With the spirit of camaraderie, the opportunity to hone physical and personal skills, the challenge and lessons of winning and defeat, teenagers today can experience a myriad of benefits by competing in sports in public schools. With the many benefits, however, teens competing in high school sporting events must simultaneously balance their athleticism with the potential dangers. An overly intense focus on the goal of winning can become a deteriorating catalyst for young teenagers, as many high school sports serve as catalysts that can push teens to a potentially dangerous edge.
As the drive to win is becoming increasingly strong among teens, many young athletes are falling to negative temptations in order to achieve their dreams of victory. While sports are certainly an integral component of the public high school experience, teens and parents must be aware of the appropriate signs, modes, and behaviors that will help foster positive athletic experiences.
Team Building and Public School Athletic Benefits
Whether teens are competing in team sports, such as football or volleyball, or are engaging in more individualized sports, like track, swimming, or cross-country, all high school sports are fundamentally designed to help teens develop stronger personal and intra-personal skills and talents. Athleticism, among many activities, offers teens a physical outlet to exert their troubles, anger, emotions, and other feelings. As hormones shift teens’ moods and thoughts, competition fosters an opportunity for teens to interact with fellow peers, coaches, and mentors, while helping them understand their own abilities and talents.
As students compete with fellow peers and competitors, teens are engaging in physical and mental activities that can guide teens to learn more about solid work-ethic, the importance of practice, and the imperativeness of determination. As Dr. Metzl and Dr. Shookhoff explain, “Given that athletics involves all aspects of the human being, it is not surprising that participants benefit in all of the areas they mention.” As kids and teens participate in group competitions and activities, they are learning skills that apply to opportunities both on and off the playing field.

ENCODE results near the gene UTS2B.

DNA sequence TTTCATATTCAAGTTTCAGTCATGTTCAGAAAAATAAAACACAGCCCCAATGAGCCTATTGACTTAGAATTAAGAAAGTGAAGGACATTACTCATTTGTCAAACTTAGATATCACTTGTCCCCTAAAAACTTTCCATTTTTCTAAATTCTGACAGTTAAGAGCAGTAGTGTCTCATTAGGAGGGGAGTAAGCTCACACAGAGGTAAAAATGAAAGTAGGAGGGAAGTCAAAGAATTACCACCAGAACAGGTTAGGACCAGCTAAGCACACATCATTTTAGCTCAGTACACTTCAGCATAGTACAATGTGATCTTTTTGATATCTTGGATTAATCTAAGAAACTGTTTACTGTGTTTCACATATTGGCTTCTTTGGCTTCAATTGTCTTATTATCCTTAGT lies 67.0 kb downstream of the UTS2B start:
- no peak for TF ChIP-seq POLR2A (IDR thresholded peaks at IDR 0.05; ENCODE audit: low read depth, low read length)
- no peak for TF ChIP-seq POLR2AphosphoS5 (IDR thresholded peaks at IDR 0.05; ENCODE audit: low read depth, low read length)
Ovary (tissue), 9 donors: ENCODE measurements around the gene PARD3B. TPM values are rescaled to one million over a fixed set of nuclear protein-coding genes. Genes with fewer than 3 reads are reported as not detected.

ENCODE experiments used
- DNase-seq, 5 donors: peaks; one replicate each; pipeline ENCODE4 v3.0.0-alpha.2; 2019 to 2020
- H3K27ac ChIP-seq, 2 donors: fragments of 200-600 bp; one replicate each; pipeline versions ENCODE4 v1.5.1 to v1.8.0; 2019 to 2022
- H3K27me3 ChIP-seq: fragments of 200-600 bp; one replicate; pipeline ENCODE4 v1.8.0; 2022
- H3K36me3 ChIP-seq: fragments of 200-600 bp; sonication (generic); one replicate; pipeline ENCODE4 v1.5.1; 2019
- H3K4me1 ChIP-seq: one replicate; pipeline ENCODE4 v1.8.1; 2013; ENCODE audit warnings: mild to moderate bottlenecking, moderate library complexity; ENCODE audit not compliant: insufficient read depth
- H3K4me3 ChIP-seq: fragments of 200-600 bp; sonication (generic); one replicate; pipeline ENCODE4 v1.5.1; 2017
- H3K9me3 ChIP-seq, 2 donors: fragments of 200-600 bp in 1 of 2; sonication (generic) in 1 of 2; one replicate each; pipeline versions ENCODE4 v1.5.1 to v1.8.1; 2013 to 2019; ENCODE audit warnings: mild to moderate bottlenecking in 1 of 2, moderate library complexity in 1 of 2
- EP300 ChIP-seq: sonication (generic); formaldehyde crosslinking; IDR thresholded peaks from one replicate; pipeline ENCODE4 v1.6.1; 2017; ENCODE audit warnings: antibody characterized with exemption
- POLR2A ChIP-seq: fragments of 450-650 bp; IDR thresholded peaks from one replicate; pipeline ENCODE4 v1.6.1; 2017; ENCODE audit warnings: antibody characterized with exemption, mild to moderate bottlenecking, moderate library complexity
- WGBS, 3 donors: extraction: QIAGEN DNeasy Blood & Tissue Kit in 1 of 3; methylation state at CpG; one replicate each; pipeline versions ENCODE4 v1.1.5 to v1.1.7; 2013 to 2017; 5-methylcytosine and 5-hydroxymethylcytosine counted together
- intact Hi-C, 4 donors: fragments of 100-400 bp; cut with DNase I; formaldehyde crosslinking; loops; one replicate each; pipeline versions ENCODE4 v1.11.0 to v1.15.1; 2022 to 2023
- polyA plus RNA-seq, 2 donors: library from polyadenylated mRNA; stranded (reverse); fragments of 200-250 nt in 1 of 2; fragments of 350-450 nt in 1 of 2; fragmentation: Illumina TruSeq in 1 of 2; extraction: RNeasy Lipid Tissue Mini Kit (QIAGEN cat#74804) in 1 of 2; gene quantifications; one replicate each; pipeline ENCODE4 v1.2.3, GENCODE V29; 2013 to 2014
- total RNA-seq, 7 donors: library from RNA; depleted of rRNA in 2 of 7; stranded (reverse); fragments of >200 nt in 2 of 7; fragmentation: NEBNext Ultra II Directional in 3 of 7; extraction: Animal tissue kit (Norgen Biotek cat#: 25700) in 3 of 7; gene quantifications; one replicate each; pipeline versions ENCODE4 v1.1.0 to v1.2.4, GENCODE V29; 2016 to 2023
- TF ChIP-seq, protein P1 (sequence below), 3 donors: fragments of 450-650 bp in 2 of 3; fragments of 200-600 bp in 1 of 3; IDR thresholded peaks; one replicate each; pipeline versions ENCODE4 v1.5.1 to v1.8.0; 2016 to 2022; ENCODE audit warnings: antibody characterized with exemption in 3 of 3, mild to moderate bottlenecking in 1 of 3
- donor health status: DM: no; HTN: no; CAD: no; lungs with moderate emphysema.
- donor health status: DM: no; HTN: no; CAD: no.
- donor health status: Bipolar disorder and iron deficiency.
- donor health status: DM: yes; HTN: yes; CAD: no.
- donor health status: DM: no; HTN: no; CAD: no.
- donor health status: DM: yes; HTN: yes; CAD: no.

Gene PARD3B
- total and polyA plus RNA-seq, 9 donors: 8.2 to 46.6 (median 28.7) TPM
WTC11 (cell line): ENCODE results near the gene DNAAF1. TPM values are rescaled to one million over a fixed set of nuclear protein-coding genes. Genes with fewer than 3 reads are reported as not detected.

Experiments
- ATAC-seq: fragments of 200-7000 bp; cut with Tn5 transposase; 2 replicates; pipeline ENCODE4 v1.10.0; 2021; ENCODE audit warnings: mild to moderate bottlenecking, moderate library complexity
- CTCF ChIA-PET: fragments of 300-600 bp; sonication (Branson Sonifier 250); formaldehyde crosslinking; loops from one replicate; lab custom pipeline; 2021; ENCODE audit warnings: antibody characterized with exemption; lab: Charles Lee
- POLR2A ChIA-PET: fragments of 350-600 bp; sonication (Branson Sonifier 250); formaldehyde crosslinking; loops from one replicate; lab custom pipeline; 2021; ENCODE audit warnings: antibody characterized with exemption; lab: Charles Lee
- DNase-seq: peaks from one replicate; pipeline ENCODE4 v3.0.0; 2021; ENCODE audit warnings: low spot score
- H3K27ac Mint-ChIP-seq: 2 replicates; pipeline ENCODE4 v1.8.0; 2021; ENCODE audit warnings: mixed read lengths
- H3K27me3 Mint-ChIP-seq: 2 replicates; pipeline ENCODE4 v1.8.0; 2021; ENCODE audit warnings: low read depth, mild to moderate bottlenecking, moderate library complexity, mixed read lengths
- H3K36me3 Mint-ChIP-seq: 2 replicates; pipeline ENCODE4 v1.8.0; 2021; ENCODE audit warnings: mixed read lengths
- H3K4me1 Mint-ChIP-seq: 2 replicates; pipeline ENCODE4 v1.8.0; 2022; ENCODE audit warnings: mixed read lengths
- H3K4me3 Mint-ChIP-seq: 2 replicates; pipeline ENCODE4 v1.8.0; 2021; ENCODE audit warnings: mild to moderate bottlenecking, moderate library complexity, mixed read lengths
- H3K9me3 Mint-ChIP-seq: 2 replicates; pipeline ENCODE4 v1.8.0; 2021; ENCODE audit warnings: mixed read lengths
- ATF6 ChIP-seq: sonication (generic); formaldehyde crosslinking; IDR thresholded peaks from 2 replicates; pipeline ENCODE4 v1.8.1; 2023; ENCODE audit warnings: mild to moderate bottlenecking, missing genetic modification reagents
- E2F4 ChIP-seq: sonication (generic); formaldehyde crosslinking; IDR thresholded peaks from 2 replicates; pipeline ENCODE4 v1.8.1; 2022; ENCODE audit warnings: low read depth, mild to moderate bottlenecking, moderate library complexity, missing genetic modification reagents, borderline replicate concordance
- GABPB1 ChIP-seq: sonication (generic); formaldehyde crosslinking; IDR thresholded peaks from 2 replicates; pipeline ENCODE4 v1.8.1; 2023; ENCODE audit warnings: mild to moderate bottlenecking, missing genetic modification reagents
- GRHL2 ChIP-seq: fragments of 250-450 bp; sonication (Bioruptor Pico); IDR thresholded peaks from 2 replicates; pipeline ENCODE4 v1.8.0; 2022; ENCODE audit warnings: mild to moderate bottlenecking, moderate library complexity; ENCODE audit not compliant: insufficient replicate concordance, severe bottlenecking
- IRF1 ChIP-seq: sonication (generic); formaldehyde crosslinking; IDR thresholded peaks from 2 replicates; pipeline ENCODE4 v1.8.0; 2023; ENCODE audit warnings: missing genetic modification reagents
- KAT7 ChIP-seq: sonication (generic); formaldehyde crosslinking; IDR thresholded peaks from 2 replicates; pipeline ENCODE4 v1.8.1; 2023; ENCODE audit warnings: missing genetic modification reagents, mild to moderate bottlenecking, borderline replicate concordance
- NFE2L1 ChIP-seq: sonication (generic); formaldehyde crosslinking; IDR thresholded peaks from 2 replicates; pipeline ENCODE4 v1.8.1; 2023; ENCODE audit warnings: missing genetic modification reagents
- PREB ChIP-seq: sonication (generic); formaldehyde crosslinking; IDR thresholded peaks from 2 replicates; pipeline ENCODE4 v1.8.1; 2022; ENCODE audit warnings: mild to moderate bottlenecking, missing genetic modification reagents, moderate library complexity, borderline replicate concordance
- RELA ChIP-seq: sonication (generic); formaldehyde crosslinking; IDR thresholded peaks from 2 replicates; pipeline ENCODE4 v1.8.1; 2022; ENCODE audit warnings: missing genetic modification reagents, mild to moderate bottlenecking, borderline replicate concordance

Adding to this complexity, researchers at the Institute for the Study of Youth Sports at Michigan State University report, “Kids who participate in organized sports do better in school, have better interpersonal skills, are more team oriented, and are generally healthier.” By participating in competitive athletics, kids are able to enhance their skills for self-reliance, team interaction, and are furthermore developing new structures of self-motivation
, discipline, and personal responsibility. More specifically, as Dr. Metzl and Shookhoff further assert, sports help teens to develop an array of personal skills, including resilience, valuing preparation, attitude control, time management, and long term thinking abilities, as “Athletes learn the fundamental lesson of sacrificing immediate gratification for long-term gain. This is the basis for personal success as well as for civilization in general, and no lesson can be more valuable.”
While teens competing in sports are certainly exposed to opportunities to enhance their personal and social development, athletes competing in public school sports simultaneously can expand their physical abilities and fitness levels. As teens today are exposed to an array of entertainment avenues that may foster laziness, such as television, video games, and other media devices, the traditional experience of sports, exercise, and kinesthetic activities help boost teens’ minds and bodies.
Adding to this, as teenagers’ bodies grow and adjust during their formative high school years, sports offer teens an opportunity to learn how to maneuver and adjust their constantly changing features and abilities. In addition, a teen’s hormones and chemical makeup are constantly in flux. However, sports and athleticism actually help the body produce more positive chemicals, such as endorphins and adrenaline, which helps individuals experience more stable moods, more positive feelings of happiness, and decreased feelings of depression or sadness.
While teens adopt an array of new and enhanced skills, as Metzle and Shookhoff outline, teens even more notably become a more rounded college applicant. When applying to colleges
, regardless of the collegiate location or status, most schools will review an applicant’s full four-year transcript—which includes grades, course load
, test scores, and extracurricular activities.
By participating in sports and other non-required clubs or groups
, an applicant is showing a prospective college his or her ability to manage academics with additional responsibilities. This shows a student’s self-discipline, social involvement, and general well-roundedness as a potential candidate for higher learning. Adding to this, if a student displays note-worthy abilities and athletic skills, some schools may offer chosen athletes with scholarship opportunities. Offering these scholarships for many public school athletes, colleges and universities often scout rising teenage athletes; depending on the teenager’s talent, the chance of admission into competitive colleges may be enhanced through athleticism.